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Music

Watch The Jesus and Mary Chain’s infamous 1985 Camden gig turn into a riot

@SamWKemp

It seems strange to us now, but to many at the time, the first half of the 1980s seemed the lowest point in musical history. Take 1985 for example. The best selling singles of that year included ‘Dancing In The Street’ by rock has-beens David Bowie and Mick Jagger, Elaine Page and Barbara Dickson doing ‘I Know Him So Well’, ‘Take On Me’ by A-ha, and ‘The Power Of Love’ by Jennifer Rush. As you can imagine, there was a sense that music was heading towards the end times. Apart from a few isolated gems, the UK music scene was positively groaning with manufactured pop drivel. The Jesus and Mary Chain offered an antidote to all that.

Their gothic brand of post-punk saw them adopt the nihilistic wall-of-feedback aesthetic of Lou Reed’s Metal Machine Music (1975) to marvellous effect, leading to the formation of a sound that was both grounded in pop songwriting and undeniably avant-garde. Unlike most of the bands on the UK indie scene, the members of JAMC looked like they liked a scrap, and could actually win one if required. It is perhaps this last factor that saw them develop a reputation as one of the most raucous live acts on the circuit, with their early shows frequently ending in outbreaks of violence.

Take their infamous concert at Camden’s Electric Ballroom in the Autumn of 1985, where the band played a six-song set that lasted only about 20 minutes, exiting the stage in a swirl of feedback and leaving the crowd to pull the lighting rig apart. It wasn’t the first of their concerts that had ended in a riot. The previous spring, something similar had happened at JAMC’s show at North London Polytechnic. Frontman Jim Read recalled how: “It was obvious that a bunch of people had come to cause trouble. There were a gang of people who were up for a ruck: probably people who’d read about the gig at the Three Johns. We’d heard there were people in the crowd with baseball bats. And there wasn’t any security! People could get on the stage if they wanted – and there were people out there with weapons! They could just get up and pound your head in. Everyone was very uptight.”

The press the violence generated quickly made The Jesus And Mary Chain one of the most talked-about bands on the scene. But, by the time the group got to their concert at Camden’s Electric Ballroom, it had all gone a step too far. As Reid later recalled, it started to feel as though people were only coming to JAMC gigs to start a fight: “We played the Electric Ballroom in Camden a few weeks later, and that’s when it all got to be a bad joke. I think at the beginning it happened for the right reasons. It was sort of spontaneous, even though trouble was expected. By the time we played there, people were coming with copies of the NME under their arm, looking at the photos of North London Poly, like, ‘This is how you do it…’ It took a while to get away from it. We’d keep walking on stage and being met with a shower of bottles.”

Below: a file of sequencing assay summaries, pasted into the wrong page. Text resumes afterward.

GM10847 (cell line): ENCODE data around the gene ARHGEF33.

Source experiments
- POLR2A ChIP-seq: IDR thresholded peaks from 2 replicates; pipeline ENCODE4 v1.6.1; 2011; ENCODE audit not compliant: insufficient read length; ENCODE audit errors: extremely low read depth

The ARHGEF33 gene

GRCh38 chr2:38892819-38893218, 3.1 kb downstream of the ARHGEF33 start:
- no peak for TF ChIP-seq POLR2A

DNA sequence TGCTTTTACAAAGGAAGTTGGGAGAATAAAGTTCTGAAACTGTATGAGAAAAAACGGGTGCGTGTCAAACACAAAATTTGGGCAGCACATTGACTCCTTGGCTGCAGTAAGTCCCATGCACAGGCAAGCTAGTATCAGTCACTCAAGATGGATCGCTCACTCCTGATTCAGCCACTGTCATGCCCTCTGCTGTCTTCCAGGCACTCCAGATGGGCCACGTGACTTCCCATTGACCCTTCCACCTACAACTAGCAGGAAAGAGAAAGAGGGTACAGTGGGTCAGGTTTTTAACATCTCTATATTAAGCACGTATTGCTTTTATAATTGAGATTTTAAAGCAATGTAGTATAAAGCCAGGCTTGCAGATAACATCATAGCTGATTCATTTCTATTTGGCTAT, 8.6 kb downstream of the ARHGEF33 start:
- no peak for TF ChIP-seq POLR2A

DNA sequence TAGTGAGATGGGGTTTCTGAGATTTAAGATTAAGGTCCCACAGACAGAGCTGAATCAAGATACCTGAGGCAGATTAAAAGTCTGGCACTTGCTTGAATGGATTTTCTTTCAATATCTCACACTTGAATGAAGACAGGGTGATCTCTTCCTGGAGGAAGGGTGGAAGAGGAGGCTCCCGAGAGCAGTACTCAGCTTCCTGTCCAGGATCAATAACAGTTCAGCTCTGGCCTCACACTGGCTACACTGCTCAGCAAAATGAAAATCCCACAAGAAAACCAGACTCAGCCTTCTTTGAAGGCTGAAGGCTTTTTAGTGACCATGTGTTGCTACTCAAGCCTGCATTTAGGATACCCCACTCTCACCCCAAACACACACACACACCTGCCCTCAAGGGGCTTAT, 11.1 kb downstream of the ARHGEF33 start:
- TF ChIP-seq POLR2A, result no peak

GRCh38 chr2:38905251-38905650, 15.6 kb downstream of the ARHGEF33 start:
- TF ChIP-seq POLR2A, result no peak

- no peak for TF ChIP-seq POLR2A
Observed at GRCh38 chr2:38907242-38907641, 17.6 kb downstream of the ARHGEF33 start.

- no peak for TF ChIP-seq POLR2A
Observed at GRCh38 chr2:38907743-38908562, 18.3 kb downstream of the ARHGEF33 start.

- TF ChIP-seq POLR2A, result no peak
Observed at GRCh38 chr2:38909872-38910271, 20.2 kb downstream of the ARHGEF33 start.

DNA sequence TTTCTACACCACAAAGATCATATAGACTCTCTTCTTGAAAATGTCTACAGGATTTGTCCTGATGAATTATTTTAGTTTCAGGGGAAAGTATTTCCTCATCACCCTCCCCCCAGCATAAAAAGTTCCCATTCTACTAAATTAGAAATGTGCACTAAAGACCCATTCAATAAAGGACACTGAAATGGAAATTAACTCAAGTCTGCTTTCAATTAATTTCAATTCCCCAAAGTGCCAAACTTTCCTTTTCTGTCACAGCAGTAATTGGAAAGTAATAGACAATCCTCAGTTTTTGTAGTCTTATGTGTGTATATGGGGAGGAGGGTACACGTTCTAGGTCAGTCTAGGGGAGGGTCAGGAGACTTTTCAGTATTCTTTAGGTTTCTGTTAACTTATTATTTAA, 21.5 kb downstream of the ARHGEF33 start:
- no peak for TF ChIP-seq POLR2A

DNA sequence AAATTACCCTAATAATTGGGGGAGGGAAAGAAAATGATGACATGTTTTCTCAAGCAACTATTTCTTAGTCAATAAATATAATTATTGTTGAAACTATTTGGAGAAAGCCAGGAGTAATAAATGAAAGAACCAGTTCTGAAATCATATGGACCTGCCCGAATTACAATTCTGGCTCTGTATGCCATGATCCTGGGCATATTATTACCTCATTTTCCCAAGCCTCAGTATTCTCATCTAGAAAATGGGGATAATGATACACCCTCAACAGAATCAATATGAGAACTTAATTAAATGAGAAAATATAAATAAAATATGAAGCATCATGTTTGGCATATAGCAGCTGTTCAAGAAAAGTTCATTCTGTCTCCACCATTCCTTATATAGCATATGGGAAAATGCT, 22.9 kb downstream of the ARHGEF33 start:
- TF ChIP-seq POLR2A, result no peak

It would be wrong to see the violence at JAMC’s concerts as the result of fans enjoying the music a little too much. Punk’s year zero was still in recent memory, so deeming a group ‘the best band for even years’ was bound to divide opinion. As Creation Records founder Alan McGee noted: “You’ve got to see it in context. Gigs now are not a threatening experience, but gigs in the mid-80s – because it was just after punk – had this kind of football element. Once you crossed the boundaries of good taste, it just seemed to appear.”

That violence even spilt over into The Jesus And Mary Chain members’ everyday lives. Recalling the Camden concert – a video of which you can watch below – Reid said: “Funnily enough, I got beaten up about three weeks after it, by people who said they’d been there. Four or five guys beat the shit out of me at a Nick Cave gig, saying, ‘and if we ever see your drummer again.'” Make sure you check out the moment The Jesus And Mary Chain’s Camden concert descended into a riot.